This tree holds the source of extracts for both male virility (the purplish protrusions) and female fertility (the green vine winding up the trunk)

We ducked under fallen trees, crossed weed-choked streams, took photos of each other dwarfed by just the roots of towering jungle trees. And yes, you can actually swing on the vines.

Our guide demonstrating the proper vine swing technique

Our main destination was an oxbow lake well-hidden by wild papaya trees. There’s a tall viewing platform that some people climbed, but we chose to be paddled around the small lake in a canoe, watching ducks swim along the fringes and a black-collared hawk look for prey from its perch on an old branch. Back on shore, butterflies of all kinds flitted around us and landed on our gear. We felt miles away from anywhere.

In the evenings after dinner everyone congregated in the bar and explored the many intriguing cocktails created by the staff. I believe I sampled an Anaconda and perhaps even a Jaguar, perfect after a day in the jungle.

Our three-week adventure to Peru and Bolivia included just two days in the rainforest, so we weren’t able to catch sight of the area’s most famous residents, like the elusive jaguar or the giant river otters, but it was a window into a mysterious green world that forms one of the greatest natural wonders of our planet. Even today we know so little about it, a place with over 16,000 species of trees alone, and a staggering estimated 2.5 million species of insects!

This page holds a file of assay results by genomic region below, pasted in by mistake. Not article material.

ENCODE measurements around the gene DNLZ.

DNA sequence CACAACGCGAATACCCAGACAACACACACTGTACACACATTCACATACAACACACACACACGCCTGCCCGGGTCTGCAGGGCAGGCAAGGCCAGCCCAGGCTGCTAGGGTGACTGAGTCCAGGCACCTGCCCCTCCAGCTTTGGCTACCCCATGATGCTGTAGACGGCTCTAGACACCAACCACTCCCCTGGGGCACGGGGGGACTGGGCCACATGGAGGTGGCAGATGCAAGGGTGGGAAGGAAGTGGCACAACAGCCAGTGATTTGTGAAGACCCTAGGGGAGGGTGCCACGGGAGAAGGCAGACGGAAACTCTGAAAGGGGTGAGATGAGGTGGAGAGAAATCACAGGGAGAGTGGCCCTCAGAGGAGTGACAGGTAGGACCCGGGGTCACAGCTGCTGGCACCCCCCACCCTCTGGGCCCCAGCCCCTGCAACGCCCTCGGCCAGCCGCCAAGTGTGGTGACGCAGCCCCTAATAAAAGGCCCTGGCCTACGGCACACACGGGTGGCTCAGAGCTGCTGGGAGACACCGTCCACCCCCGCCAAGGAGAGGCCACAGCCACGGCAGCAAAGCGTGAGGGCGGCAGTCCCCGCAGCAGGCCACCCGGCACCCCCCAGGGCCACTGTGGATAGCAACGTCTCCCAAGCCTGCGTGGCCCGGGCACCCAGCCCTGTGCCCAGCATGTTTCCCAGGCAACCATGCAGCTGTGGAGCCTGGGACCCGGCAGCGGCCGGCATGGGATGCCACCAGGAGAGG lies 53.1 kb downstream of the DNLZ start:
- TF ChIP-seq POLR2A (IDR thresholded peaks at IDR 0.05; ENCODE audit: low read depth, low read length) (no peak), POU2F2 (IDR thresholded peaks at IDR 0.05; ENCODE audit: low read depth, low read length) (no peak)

The sight of a big, bright blue Morpho butterfly landing delicately on a leaf in front of you is a magical thing.

There are numerous rainforests around the world, all rapidly dwindling because of our greed. To learn more about these biodiversity hotspots and how you can help save as much as possible, check out the Rainforest Rescue website.

All photos by Erica Jurus and rights reserved.

Those who garden can, those who can’t enjoy someone else’s

I have many qualities, but a green thumb isn’t one of them. I can manage to get things to grow, but most of the results are short-lived, except for a Peace Lily I brought home from my work office that’s survived for more than a year, amazingly; a Curly Bamboo my hubby gave me in a fit of optimism that must like the light in our living room; and assorted shrubbery outside the house that survives without much assistance from me.